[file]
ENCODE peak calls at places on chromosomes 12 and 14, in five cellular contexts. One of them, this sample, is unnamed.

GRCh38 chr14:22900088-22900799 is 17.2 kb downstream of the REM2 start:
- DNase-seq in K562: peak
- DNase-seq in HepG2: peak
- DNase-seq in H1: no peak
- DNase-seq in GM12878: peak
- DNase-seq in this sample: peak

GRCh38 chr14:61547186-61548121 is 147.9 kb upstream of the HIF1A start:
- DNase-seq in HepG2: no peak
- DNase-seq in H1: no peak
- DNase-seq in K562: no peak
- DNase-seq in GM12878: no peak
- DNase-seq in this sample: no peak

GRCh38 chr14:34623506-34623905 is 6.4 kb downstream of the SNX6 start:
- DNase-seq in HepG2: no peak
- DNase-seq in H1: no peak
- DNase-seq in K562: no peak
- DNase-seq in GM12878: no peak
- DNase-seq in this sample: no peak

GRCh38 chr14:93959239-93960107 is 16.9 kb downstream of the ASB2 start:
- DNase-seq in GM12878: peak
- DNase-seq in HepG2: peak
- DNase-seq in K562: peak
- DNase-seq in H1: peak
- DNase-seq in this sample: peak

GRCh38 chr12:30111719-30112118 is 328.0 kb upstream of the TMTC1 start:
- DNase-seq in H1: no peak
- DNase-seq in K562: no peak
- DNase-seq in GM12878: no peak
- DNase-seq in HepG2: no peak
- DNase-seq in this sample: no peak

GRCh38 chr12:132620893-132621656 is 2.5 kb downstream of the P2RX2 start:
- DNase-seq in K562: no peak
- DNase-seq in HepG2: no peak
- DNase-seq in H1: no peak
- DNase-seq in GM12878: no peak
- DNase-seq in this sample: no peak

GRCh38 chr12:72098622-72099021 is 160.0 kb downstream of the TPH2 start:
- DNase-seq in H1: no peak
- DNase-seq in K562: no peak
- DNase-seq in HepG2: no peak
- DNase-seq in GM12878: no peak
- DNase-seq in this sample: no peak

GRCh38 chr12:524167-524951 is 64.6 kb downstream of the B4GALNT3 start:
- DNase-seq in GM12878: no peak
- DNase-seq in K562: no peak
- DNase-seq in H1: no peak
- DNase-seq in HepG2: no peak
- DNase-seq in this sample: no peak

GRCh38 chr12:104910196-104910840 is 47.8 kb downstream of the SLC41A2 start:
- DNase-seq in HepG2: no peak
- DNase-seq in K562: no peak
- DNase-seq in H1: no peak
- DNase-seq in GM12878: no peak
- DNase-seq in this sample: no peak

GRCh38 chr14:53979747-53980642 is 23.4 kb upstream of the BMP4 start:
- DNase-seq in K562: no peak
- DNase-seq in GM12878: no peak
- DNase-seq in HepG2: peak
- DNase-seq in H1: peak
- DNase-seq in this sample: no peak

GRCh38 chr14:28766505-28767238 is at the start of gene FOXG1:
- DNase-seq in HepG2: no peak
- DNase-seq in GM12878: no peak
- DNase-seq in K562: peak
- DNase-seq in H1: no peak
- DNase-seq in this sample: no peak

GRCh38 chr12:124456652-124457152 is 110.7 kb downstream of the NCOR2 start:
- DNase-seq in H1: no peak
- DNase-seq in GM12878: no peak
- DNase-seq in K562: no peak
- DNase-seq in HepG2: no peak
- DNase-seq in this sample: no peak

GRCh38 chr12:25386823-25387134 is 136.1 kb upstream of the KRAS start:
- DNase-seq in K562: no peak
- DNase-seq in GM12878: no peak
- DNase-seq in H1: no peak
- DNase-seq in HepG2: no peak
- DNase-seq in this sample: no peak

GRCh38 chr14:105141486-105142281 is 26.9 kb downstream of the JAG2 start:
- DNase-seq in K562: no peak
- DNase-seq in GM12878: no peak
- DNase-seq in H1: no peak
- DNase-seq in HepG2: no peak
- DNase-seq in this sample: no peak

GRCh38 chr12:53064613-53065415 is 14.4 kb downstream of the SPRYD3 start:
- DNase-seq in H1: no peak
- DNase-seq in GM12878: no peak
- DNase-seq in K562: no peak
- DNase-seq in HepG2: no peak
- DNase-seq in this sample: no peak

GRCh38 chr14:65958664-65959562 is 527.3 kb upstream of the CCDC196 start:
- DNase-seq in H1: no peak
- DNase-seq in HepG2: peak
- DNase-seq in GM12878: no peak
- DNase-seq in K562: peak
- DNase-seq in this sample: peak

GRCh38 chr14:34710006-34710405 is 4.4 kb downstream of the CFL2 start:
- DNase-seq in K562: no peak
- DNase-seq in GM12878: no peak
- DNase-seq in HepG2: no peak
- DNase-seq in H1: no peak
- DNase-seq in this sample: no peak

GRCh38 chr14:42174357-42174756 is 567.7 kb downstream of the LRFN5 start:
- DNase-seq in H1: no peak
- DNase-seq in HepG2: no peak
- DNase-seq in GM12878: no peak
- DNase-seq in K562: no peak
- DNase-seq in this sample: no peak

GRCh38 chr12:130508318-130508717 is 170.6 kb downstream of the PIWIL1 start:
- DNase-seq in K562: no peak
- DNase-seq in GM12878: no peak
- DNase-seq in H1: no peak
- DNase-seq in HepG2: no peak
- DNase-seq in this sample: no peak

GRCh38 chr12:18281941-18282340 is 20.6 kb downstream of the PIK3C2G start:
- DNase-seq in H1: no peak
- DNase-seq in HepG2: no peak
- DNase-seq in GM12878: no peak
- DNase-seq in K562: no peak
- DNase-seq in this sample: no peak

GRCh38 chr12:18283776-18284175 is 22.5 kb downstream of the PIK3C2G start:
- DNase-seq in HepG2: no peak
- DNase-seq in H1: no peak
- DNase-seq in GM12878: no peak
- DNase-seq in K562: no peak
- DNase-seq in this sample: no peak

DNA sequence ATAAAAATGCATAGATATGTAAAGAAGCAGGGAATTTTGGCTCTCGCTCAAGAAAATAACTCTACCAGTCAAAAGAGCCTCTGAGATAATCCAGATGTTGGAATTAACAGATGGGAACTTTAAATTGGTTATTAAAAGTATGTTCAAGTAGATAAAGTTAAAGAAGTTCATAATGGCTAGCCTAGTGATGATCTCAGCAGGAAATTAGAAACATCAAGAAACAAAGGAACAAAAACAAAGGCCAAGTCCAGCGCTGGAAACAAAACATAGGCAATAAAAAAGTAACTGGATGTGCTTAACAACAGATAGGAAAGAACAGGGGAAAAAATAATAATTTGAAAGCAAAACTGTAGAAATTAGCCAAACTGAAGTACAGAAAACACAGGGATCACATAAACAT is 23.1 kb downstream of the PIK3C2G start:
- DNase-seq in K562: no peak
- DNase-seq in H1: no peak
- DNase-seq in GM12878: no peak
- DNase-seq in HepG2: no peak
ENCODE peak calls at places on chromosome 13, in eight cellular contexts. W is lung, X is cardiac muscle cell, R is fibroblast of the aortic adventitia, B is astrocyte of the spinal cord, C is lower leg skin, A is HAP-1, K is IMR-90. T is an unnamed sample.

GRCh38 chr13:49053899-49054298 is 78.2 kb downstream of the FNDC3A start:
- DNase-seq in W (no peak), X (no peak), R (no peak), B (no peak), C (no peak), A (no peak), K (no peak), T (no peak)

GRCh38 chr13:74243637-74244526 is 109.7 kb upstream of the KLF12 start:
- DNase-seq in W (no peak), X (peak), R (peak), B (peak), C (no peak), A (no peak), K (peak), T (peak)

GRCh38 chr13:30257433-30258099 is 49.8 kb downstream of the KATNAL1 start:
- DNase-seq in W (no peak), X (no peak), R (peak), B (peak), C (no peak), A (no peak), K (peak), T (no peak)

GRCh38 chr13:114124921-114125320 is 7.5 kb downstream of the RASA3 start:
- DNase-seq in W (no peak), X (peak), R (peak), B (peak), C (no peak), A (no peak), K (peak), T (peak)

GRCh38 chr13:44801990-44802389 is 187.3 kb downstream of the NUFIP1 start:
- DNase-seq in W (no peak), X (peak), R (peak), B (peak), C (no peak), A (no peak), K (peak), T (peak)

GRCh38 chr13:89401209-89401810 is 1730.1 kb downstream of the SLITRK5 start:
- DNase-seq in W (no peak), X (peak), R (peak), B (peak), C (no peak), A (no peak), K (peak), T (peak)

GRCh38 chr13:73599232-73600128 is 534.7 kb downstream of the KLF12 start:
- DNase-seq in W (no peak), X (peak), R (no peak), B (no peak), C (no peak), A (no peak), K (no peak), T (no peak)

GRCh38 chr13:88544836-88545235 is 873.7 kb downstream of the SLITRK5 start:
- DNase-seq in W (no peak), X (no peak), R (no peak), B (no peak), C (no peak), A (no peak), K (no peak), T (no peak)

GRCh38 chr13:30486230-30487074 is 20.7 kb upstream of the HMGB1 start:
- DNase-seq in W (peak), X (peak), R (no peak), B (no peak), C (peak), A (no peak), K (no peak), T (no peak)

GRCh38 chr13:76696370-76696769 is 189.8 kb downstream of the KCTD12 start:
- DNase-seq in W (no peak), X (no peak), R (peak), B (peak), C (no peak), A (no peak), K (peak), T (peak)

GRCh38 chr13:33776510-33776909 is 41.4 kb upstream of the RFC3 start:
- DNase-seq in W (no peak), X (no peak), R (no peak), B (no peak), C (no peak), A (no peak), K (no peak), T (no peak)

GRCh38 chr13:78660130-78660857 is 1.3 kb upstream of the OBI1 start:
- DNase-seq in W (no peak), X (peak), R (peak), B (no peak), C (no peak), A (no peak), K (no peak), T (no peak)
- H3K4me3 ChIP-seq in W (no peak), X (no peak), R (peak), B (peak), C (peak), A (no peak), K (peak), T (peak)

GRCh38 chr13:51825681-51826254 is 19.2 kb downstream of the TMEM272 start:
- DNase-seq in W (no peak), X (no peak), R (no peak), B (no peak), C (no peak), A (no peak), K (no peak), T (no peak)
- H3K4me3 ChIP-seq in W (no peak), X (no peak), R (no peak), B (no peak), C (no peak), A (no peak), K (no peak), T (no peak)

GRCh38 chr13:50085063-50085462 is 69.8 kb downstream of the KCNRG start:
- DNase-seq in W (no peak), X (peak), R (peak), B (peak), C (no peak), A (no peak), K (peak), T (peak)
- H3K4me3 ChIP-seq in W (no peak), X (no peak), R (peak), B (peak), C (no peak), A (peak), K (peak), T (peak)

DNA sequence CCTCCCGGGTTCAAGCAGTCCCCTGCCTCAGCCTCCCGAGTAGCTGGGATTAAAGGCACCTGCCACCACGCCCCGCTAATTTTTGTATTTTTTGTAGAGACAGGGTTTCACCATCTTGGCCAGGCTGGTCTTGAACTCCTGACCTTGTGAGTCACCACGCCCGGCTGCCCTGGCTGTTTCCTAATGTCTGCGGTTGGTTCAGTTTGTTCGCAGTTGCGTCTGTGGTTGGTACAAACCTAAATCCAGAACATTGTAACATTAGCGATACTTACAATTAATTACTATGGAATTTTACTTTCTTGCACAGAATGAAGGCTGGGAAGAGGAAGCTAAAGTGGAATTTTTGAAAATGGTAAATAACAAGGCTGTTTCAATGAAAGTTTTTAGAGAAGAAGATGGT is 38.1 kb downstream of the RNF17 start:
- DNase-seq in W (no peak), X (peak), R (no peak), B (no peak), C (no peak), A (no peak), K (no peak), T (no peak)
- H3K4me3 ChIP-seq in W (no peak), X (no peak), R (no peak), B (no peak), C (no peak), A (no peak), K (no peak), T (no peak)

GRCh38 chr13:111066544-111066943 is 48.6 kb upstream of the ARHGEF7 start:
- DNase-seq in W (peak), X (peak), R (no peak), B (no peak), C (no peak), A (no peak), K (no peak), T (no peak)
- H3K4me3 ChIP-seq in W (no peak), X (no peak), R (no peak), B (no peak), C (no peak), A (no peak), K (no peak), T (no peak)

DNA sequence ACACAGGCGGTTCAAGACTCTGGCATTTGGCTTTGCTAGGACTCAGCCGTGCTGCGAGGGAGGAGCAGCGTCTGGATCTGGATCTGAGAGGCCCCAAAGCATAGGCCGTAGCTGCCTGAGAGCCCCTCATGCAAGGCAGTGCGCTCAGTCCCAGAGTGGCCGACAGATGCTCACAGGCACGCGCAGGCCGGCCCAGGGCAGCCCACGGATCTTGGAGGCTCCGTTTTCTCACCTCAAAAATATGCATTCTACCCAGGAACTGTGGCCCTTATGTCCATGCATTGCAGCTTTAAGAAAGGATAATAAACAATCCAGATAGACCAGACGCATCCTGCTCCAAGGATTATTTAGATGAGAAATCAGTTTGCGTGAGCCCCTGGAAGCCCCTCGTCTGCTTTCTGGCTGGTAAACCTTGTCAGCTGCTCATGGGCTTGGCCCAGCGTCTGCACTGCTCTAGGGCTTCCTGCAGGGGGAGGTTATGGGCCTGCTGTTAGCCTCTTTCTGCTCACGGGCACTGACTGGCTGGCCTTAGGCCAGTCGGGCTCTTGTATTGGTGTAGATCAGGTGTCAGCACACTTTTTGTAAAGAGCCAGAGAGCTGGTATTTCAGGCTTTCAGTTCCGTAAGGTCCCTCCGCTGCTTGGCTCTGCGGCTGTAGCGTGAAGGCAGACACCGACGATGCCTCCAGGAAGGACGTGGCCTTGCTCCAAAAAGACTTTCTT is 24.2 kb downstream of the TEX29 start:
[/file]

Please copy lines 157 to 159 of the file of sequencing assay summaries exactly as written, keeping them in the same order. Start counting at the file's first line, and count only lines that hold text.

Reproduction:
- DNase-seq in W (no peak), X (peak), R (peak), B (no peak), C (no peak), A (no peak), K (no peak), T (no peak)
- H3K4me3 ChIP-seq in W (no peak), X (no peak), R (peak), B (peak), C (peak), A (no peak), K (peak), T (peak)

GRCh38 chr13:51825681-51826254 is 19.2 kb downstream of the TMEM272 start: